Recorded just last November at the Cathedral of San Lorenzo in the Umbrian city of Perugia, the latest Brilliant Classics album from Adriano Falcioni has an especially personal impulse behind it. He decided to record the first two sonatas of Max Reger after receiving the approval of the composer’s granddaughter, who happened to attend one of his recitals. Like many organists before him, looking for repertoire which would stretch his skills to the utmost, he came across the Second Sonata as a student: ‘it made me fall in love with his music,’ says Falcioni. ‘Moreover, it has been essential to my development as an organist.’
Indeed the recording serves as an ideal introduction to a body of work which still has a forbidding aspect to many listeners. Outside Germany, Reger is still underappreciated for the density of his counterpoint and the richness of his harmonic language, which could hardly exist without Wagner and yet places itself at a distance from the erotic aspect of the operas, while also pursuing a path distinct from his Modernist contemporaries. The Fantasy and Fugue on B-A-C-H is one of Reger’s most accomplished and dramatic homages to the composer he loved above all others. The First Sonata concludes with an extended Passacaglia – one of several in the composer’s output which inevitably recalls the great C minor Passacaglia of the young Bach.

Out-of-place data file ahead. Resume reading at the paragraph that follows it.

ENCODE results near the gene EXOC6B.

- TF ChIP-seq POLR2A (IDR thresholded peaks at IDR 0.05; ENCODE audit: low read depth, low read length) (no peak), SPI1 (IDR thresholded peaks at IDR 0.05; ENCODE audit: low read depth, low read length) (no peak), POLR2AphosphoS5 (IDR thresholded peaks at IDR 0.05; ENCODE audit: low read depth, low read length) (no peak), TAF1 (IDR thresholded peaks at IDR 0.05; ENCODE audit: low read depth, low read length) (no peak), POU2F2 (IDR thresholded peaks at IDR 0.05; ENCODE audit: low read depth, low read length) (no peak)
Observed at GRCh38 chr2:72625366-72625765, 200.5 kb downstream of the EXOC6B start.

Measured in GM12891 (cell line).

But it is the Second Sonata in which the mastery of Reger’s mature style is most persuasively evident, from the striking gestures of the opening Improvisation, through the gentle solemnity of the Invocation to the taut and thrilling progress of the concluding Fugue. The album complements the organist’s well-received recordings of late 19th-century organ music for Brilliant Classics, among them the complete organ sonatas of Guilmant (BC94227) and the complete organ music of Franck (BC94349).
This new recording contains three monumental organ works by Max Reger: the two Organ Sonatas and the B.A.C.H. Fantasy & Fugue. The Organ Sonatas are not written in the traditional sonata form, but use the generic title sonata for a 3 or 4 movement work of contrasting character. Both start with an improvisatory movement (called “improvisation’ and ‘fantasy’’) followed by an intermezzo, which acts as the upbeat to a triumphant conclusion in strict contrapuntal style, a fugue or a passacaglia. The cd starts fittingly with an homage to Reger’s idol Johan Sebastian Bach, the Fantasy & Fugue on B.A.C.H.
Italian master organist Adriano Falcioni chose for this recording the magnificent Tamburini organ (1967) of the Cathedral of Perugia, where he is titular organist. The full specifications of the organ are included in the booklet, which is written in English and Italian.